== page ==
To The Sunday Telegraph
I was interested in your article about the lost history of the Cornish people who were captured and sold as slaves by pirates from the Barbary Coast during the 17th and 18th centuries.
This subject is much better known about in Ireland, where the largest single raid took place. In 1631, pirates from Algiers stole almost all the villagers of Baltimore in Cork. In one night, more than 100 men, women and children were taken in a carefully planned raid. Only two ever made it back to Ireland.
The captain of the ship was actually a Flemish national who had raided for slaves as far as Iceland, where there is a large rock under which one woman managed to hide herself and avoid capture. (David Perry, Robin Hood’s Bay, North Yorkshire)
Without the Arabs in Africa the black slave trade would (possibly) never have taken off, and thus the history of the United States, not to mention Brazil and other countries, would have been very different. We are collectively grateful to the Arabs for preserving the ancient Greek and Roman scientific and other writings during the Dark Ages, but are we not due for a collective apology from the Arabs for their part in the transatlantic slave trade? Clearly, they (and their unscrupulous allies, in this case the Fleming) captured human beings where they could, regardless of geography and skin colour. The United States, particularly in universities, is constantly roiled in bad-tempered debates about the history of old institutions and their ownership of slaves. If this helps African Americans feel better about their lot, that’s fine, but be even-handed; you are more credible that way.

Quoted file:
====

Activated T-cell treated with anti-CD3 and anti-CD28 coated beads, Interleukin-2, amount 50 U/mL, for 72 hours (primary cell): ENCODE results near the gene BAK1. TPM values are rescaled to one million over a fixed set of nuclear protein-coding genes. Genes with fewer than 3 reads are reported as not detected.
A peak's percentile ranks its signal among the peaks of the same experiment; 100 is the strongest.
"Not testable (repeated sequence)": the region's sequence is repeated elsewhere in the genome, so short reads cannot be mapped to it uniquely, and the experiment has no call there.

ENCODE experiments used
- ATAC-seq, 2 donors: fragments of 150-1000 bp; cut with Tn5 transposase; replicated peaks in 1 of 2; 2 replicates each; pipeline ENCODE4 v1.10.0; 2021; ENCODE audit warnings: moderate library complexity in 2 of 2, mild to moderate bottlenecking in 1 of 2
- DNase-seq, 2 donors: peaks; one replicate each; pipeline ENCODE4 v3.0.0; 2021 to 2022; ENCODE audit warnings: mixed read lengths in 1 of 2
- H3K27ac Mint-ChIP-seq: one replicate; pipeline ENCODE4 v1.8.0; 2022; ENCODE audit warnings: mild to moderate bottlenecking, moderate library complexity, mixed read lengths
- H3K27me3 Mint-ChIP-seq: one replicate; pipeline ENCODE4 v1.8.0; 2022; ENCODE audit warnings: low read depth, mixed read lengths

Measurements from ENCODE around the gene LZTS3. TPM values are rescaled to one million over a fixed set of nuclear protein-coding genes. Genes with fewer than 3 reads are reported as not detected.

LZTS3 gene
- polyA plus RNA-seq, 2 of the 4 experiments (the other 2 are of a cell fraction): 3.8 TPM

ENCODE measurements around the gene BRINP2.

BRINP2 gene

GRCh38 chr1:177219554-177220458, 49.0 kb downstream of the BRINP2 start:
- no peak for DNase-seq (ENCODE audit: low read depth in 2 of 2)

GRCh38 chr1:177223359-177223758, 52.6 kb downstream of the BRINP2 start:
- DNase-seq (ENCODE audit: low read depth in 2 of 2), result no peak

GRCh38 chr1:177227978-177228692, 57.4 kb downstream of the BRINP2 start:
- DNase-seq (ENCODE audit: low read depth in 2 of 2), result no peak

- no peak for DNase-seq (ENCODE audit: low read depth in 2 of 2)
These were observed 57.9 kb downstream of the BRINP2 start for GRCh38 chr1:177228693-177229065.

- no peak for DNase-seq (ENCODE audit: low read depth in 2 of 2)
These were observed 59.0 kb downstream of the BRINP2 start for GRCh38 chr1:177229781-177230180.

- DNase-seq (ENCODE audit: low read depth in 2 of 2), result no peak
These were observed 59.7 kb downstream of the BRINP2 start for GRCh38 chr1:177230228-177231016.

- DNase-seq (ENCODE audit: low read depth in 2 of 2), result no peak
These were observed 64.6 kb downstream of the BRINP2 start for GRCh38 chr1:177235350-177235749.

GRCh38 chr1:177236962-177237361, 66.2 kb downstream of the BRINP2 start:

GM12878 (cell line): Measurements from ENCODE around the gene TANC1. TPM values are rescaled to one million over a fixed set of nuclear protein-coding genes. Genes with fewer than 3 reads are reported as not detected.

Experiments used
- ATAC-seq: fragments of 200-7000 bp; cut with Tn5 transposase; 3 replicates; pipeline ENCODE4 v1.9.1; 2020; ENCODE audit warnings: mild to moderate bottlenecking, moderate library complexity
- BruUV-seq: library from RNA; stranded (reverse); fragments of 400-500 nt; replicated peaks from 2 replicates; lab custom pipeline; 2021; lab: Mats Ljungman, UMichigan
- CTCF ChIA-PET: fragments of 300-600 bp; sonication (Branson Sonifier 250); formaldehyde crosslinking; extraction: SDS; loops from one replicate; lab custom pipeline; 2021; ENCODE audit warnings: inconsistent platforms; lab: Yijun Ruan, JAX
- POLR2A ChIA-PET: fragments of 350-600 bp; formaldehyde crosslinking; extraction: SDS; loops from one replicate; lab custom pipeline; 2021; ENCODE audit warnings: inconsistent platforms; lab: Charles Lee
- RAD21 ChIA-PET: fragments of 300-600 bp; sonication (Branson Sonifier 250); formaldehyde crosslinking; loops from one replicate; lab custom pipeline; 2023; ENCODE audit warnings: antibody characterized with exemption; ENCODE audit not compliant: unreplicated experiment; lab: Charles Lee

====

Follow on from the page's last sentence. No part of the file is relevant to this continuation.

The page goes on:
What has this to do with Epicureanism? Epicurus is reputed to have welcomed anyone, slave or free, into his garden to discuss philosophy. In those times slavery did not have the same connotations as it later had.